The founder of the failed FTX cryptocurrency exchange was caught using a virtual private network that hides web browsing while out on bail.
Less than two weeks after being booted off messaging apps that encrypt or permanently delete messages while he awaits trial, former FTX CEO Sam Bankman-Fried raised the hackles of prosecutors by signing onto a VPN.
His use of a virtual private network "raises several potential concerns" said Assistant U.S. Attorney Danielle Sassoon in a letter to Judge Lewis Kaplan. "A VPN is a mechanism of encryption, hiding online activities from third parties, including the government."
Bankman-Fried is facing eight counts including wire and securities fraud related to the collapse of the FTX exchange and subsequent bankruptcy of some 100 related companies.
The news came while prosecutors and Bankman-Fried's attorneys are still working out details of the bail condition changes that would make permanent the court's temporary ban on the use of encrypted or ephemeral messaging services.
Prosecutors said that was at least potentially witness tampering, and on Jan. 1, asked Federal District Judge Lewis Kaplan to amend the terms of his bail to ban their use.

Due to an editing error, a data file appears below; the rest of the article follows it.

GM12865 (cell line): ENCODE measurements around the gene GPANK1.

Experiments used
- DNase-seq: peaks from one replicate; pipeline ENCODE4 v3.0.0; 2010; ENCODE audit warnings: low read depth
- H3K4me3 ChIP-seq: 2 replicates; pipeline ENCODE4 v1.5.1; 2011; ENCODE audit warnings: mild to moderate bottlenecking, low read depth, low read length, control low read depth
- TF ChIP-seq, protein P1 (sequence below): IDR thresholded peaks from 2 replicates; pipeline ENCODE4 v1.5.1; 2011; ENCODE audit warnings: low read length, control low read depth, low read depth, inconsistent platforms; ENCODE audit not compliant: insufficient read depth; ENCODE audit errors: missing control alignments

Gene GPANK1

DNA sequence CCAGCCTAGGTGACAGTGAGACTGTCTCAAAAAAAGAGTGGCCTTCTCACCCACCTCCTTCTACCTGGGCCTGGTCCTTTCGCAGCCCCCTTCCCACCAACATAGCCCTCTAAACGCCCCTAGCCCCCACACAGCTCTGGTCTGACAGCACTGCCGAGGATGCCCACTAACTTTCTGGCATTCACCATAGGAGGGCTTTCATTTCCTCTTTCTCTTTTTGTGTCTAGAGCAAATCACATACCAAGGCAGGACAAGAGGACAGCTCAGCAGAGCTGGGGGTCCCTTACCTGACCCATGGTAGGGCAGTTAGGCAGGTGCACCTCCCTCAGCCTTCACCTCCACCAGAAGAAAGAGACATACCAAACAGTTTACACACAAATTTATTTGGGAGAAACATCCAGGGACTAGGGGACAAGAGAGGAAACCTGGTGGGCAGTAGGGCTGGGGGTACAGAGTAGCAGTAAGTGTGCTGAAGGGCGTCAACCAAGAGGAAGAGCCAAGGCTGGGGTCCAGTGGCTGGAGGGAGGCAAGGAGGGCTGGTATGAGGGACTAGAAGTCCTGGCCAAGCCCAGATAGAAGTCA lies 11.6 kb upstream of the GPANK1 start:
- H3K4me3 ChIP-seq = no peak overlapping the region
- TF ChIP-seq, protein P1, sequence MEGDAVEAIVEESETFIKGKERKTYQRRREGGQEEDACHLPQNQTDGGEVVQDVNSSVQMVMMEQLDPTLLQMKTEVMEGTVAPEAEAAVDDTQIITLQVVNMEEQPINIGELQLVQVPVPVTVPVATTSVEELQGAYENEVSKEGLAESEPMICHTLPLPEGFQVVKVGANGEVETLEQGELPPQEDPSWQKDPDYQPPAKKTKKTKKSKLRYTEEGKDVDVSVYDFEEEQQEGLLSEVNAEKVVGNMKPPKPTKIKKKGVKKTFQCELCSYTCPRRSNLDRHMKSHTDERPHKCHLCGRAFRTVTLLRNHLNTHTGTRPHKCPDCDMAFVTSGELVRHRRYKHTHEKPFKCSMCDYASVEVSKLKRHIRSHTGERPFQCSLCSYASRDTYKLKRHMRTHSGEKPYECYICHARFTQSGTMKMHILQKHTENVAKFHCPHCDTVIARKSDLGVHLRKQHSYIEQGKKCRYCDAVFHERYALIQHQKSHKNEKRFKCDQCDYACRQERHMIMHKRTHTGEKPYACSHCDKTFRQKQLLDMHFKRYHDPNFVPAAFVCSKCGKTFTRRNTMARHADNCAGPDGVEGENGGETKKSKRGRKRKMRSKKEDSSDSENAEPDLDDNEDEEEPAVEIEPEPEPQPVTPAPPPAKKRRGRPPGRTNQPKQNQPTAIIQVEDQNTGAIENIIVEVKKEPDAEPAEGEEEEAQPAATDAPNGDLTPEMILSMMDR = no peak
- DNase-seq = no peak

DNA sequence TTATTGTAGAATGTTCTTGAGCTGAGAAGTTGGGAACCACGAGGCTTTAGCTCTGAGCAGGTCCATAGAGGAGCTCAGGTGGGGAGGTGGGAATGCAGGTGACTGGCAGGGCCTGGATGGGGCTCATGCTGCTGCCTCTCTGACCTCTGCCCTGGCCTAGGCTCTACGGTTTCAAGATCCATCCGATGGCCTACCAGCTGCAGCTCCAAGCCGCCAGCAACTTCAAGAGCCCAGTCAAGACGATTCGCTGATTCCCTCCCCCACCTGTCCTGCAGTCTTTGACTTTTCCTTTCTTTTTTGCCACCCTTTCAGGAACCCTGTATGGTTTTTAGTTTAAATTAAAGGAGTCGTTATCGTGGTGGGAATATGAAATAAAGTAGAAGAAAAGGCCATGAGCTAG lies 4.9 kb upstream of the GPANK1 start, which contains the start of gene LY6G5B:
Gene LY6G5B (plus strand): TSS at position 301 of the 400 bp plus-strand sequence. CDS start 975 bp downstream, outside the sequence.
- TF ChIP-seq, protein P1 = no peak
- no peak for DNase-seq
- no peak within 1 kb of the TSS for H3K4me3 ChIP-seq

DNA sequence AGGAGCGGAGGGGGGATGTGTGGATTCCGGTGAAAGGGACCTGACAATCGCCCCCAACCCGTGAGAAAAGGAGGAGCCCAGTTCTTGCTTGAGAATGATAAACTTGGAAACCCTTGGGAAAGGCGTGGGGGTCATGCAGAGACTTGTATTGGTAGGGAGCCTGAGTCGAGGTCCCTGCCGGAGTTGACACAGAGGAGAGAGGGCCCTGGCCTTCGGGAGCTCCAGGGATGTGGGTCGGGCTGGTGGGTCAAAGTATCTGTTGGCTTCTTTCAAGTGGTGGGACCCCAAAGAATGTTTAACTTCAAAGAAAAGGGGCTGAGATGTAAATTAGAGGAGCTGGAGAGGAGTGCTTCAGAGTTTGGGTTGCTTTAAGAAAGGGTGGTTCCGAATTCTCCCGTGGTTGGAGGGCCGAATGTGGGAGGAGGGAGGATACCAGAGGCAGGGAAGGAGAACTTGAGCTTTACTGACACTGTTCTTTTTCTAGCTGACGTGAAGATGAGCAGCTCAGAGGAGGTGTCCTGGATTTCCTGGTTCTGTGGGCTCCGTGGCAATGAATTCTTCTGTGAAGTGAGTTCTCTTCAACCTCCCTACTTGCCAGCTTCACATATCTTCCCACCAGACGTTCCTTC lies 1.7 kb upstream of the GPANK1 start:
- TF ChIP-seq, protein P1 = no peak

The Known Unknowns
The government only learned of the VPN use because of a "pen register" on his Gmail account that records which IP addresses he visits but not what he does on those sites, Sassoon said.
Second, a VPN disguises the user's location, making it seem like they are signed on from whatever country or region is desired. That in turn means it can be used to access web content not otherwise accessible in the U.S. She said:
"It is well known that some individuals use VPNs to disguise the fact that they are accessing international cryptocurrency exchanges that use IPs to block U.S. users."
VPNs also allow undetectable data transfers and are "a more secure and covert method of accessing the dark web."
While AUSA Sassoon did not spell it out, a VPN would allow Bankman-Fried to access cryptocurrency wallets that the government doesn't know about, move funds in them through mixing services, and buy more or less anything on darknet markets.
And, of course, it would let Bankman-Fried access the encrypted and record-free messaging services that he has agreed not to during the trial.
What Bankman-Fried did do, his attorney told the court, is watch the AFC and NFC Championship games and the Super Bowl on an NFL Game Pass he bought while still living in The Bahamas.
Judge Kaplan ordered Bankman-Fried to refrain from using a VPN until the new terms of his bail agreement can be worked out.